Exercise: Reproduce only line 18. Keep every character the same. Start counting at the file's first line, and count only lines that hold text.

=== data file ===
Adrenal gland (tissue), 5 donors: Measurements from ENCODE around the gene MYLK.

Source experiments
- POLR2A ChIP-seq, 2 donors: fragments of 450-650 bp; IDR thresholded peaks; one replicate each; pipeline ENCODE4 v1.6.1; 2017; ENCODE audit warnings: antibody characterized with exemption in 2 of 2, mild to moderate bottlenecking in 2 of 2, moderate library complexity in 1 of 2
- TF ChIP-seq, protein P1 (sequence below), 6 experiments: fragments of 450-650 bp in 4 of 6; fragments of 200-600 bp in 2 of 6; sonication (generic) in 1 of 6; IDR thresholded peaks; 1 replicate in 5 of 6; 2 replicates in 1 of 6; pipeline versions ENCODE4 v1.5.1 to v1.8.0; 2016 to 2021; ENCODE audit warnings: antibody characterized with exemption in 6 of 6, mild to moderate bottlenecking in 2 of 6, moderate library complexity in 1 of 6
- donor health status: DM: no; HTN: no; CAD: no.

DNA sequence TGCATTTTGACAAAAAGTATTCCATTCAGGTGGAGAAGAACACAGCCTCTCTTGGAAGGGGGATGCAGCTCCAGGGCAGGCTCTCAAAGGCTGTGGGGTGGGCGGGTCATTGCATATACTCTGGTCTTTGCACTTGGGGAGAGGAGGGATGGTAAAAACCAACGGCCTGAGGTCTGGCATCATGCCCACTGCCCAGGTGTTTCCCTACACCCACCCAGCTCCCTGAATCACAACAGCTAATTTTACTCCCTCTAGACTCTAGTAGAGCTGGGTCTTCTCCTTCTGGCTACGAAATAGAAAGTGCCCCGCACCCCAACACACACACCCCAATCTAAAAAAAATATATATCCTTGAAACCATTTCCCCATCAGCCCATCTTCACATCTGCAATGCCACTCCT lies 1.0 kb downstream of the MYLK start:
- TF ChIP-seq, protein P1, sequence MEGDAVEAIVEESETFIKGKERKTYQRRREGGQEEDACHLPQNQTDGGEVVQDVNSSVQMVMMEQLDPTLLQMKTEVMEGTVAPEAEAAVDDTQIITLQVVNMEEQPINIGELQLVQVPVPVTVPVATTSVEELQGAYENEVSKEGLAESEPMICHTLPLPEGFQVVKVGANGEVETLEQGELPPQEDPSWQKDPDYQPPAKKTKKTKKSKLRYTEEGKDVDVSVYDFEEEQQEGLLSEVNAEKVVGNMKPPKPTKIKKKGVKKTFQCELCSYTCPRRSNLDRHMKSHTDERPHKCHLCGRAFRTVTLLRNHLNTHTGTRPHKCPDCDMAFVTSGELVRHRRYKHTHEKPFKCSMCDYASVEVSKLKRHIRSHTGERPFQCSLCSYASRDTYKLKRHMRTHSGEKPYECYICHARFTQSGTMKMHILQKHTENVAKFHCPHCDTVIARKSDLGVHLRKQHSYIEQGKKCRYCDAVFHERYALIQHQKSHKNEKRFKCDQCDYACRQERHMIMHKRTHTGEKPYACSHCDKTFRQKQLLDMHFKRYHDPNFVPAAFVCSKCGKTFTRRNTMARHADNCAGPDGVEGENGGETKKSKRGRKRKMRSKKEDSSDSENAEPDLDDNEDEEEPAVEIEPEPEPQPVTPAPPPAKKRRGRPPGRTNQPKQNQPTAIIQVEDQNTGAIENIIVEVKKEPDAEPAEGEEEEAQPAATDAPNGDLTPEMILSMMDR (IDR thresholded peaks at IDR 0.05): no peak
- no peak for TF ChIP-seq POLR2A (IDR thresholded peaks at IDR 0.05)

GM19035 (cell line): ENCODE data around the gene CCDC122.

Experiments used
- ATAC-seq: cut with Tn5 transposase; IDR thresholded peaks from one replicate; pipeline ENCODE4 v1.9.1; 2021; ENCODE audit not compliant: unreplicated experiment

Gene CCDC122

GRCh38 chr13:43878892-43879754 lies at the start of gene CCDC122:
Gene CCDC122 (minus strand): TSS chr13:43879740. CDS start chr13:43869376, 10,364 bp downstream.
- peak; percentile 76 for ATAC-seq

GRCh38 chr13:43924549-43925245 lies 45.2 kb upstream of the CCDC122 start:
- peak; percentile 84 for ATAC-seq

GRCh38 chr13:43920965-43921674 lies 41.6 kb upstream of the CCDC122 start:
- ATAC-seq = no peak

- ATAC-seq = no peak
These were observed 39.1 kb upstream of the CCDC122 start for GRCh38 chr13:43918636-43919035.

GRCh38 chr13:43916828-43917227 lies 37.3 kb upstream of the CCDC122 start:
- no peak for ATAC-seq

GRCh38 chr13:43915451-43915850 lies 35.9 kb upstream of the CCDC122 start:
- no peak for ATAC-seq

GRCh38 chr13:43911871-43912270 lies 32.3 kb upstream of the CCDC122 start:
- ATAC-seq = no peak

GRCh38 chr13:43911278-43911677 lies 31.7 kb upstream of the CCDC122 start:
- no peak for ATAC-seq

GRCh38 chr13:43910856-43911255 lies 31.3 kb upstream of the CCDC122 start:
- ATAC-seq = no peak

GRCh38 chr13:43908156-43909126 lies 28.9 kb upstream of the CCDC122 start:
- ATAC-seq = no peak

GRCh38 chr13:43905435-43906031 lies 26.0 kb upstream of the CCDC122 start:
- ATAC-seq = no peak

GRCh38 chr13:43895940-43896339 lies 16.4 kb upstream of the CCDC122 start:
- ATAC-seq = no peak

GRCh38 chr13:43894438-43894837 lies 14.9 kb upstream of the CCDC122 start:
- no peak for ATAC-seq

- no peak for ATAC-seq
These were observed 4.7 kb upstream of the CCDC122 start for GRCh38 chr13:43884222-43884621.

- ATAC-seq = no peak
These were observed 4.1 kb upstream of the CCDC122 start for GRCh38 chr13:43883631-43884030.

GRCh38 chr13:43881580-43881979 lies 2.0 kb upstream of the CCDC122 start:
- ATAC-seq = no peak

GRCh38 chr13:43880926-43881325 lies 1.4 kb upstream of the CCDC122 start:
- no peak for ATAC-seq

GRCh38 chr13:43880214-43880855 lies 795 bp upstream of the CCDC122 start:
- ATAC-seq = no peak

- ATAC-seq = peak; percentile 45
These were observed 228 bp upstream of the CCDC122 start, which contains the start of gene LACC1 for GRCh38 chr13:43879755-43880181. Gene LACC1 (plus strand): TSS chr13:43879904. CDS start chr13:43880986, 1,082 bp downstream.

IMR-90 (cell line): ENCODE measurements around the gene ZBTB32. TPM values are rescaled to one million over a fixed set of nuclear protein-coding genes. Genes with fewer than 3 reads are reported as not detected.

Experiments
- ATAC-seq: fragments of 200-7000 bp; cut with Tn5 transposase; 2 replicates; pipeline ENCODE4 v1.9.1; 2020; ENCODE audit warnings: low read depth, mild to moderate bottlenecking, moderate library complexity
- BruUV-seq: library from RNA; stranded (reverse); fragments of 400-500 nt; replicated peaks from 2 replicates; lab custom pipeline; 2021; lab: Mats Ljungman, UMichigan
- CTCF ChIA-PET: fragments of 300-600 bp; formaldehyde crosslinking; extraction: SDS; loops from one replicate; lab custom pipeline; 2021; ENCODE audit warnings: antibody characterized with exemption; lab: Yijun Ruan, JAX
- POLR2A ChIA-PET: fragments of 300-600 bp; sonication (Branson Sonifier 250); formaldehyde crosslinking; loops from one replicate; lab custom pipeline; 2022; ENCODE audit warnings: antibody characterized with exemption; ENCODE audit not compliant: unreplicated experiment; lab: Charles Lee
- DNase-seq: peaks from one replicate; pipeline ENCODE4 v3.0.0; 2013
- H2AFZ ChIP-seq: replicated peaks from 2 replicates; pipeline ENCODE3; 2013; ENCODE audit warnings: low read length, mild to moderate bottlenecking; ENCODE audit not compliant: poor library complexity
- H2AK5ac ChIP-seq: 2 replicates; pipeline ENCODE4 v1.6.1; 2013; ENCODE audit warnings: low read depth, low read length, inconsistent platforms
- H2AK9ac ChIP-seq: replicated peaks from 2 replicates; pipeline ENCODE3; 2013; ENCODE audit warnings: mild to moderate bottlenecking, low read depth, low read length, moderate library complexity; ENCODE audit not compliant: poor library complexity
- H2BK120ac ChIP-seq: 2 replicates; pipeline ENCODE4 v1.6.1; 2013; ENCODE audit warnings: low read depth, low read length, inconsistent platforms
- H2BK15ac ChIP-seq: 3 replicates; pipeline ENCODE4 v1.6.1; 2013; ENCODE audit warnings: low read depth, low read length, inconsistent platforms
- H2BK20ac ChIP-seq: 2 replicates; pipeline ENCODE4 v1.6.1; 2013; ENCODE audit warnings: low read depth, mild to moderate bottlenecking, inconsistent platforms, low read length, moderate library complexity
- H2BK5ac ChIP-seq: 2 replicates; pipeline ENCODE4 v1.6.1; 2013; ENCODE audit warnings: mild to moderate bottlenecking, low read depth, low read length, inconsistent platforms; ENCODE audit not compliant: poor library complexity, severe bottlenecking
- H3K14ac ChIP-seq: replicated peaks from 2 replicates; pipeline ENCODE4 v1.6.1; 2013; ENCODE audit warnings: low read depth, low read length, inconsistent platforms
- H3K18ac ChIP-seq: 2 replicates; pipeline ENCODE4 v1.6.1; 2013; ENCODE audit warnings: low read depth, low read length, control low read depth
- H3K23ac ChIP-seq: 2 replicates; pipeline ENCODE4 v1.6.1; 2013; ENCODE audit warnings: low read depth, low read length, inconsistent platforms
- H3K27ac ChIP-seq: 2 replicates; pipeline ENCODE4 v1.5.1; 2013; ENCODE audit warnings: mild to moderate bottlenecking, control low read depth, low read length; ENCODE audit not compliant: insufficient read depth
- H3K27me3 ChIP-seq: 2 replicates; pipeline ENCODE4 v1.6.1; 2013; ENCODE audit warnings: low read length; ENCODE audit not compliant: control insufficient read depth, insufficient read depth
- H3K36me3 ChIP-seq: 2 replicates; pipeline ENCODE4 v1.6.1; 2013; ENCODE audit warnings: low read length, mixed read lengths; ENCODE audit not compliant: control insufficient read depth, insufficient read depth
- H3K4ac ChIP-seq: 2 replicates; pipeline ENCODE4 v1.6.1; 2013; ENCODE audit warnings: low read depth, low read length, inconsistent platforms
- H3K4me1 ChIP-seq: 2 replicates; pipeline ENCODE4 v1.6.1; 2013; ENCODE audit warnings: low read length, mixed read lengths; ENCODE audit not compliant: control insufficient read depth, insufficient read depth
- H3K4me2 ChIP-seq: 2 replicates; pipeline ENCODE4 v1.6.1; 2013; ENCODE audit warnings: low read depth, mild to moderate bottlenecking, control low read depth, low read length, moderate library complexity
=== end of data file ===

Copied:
GRCh38 chr13:43920965-43921674 lies 41.6 kb upstream of the CCDC122 start: